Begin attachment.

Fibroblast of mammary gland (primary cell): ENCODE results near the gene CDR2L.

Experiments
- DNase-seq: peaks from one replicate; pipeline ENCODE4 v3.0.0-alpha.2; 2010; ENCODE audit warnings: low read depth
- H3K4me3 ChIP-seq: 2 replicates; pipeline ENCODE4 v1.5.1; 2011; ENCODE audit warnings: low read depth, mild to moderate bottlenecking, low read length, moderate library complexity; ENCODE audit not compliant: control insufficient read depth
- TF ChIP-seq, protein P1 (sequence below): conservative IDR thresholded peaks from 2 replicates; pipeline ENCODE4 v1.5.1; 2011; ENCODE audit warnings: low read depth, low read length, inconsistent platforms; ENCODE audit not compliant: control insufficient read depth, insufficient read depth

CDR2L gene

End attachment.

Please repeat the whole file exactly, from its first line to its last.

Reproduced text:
Fibroblast of mammary gland (primary cell): ENCODE results near the gene CDR2L.

Experiments
- DNase-seq: peaks from one replicate; pipeline ENCODE4 v3.0.0-alpha.2; 2010; ENCODE audit warnings: low read depth
- H3K4me3 ChIP-seq: 2 replicates; pipeline ENCODE4 v1.5.1; 2011; ENCODE audit warnings: low read depth, mild to moderate bottlenecking, low read length, moderate library complexity; ENCODE audit not compliant: control insufficient read depth
- TF ChIP-seq, protein P1 (sequence below): conservative IDR thresholded peaks from 2 replicates; pipeline ENCODE4 v1.5.1; 2011; ENCODE audit warnings: low read depth, low read length, inconsistent platforms; ENCODE audit not compliant: control insufficient read depth, insufficient read depth

CDR2L gene